Experts: COVID-19 deaths in Michigan point to thousands of cases
Michigan's three fatalities tied to COVID-19 likely indicate that there are thousands of people infected with the virus in state, according to experts who study the spread of diseases.
The deaths may indicate more about how widespread the virus is than testing results unveiled each day by government officials, the experts said Thursday. Michigan had 334 confirmed cases of coronavirus as of midnight Wednesday night, according to numbers from the state Department of Health and Human Services.
"The testing is problematic in both directions," said Joseph Eisenberg, a professor of epidemiology at the University of Michigan.
In one direction, not everyone who has coronavirus is being tested because of problems with access to testing and because people with mild symptoms aren't prioritized, Eisebenberg said. However, in the other direction, as testing becomes more widely available, the confirmed cases will shoot upward — apparent spikes tied to the expansion of testing.
On Thursday, the Michigan Department of Health and Human Services released the first statewide testing numbers that included hospital and private laboratory data. And the number of confirmed cases of COVID-19 in the state increased from 80 as of midnight on Tuesday night to 334.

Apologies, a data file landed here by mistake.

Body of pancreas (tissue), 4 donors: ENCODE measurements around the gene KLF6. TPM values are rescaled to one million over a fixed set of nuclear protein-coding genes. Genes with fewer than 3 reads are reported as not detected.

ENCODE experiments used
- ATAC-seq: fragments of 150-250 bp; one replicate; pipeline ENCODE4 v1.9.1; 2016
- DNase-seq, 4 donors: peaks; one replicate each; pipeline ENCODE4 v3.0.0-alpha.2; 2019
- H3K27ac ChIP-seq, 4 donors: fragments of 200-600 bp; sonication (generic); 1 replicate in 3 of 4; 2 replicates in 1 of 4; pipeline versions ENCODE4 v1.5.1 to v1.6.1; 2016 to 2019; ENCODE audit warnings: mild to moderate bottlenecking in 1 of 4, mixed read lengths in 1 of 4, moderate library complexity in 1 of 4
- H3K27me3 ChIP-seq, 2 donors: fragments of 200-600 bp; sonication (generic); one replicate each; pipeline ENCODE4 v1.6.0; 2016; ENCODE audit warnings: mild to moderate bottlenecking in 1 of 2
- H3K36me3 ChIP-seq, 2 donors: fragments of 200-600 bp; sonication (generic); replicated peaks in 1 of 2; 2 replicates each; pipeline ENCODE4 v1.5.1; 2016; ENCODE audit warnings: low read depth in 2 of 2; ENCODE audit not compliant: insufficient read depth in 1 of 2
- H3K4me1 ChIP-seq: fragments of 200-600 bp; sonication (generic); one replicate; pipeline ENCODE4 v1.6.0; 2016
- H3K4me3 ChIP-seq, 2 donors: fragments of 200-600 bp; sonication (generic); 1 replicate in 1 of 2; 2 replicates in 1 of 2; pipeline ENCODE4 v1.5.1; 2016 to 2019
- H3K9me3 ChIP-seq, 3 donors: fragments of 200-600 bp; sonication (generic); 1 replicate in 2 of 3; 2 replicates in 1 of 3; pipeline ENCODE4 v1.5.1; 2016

Eisenberg, who has studied epidemiology for 25 years, pointed to the three deaths as a better indicator of the reach of the virus. That's because experts can make projections based on the mortality rate — somewhere around 1% — and the approximation of how the virus spreads, he explained. For COVID-19, the number of people with the virus about doubles each week without intervention, Eisenberg said.
Someone who dies because of COVID-19 likely got infected three or four weeks ago, he said. At that point, there were likely 100 cases because of the 1% mortality rate. If the cases double each week, that would mean there would be about 800 cases three weeks later, Eisenberg said.
The first death tied to COVID-19 in Michigan was a Southgate man, announced Wednesday. Two additional deaths were announced Thursday.
The three deaths mean there are now likely thousands of cases in Michigan, Eisenberg said. But he added that Gov. Gretchen Whitmer's effort to limit public gatherings and close schools could lower the rate at which the virus spreads.
Dr. Teena Chopra, an infectious disease specialist in Detroit, agreed with Eisenberg's analysis and with the idea that Michigan likely has thousands of cases. Someone who dies because of COVID-19 likely had the virus for 30 days, Chopra said.
"In that 30 days, there has been a lot of exponential spread of infection," she said.
Chopra said there is simply not enough testing happening to determine who has the virus and how many people have it.
“The more you test, the more you isolate, the more you flatten the curve," Chopra said. "That is our biggest problem and challenge.”
Officials want to "flatten the curve" of how many people are getting sick to minimize deaths and prevent a sudden spike in cases from overwhelming hospital systems. But Eisenberg recommended that people not panic about the virus.
What Whitmer has done to prevent the spread is "good" in the short term, but can't be sustained and eventually the restrictions will have to be relaxed, he said.
Perhaps, in the future, the state could bar large gatherings and require online teaching at universities and schools while lifting other bans, such as the closure of dine-in service at restaurants, he added.
“We need to be able to have restaurants open because those people will go out of business," Eisenberg said.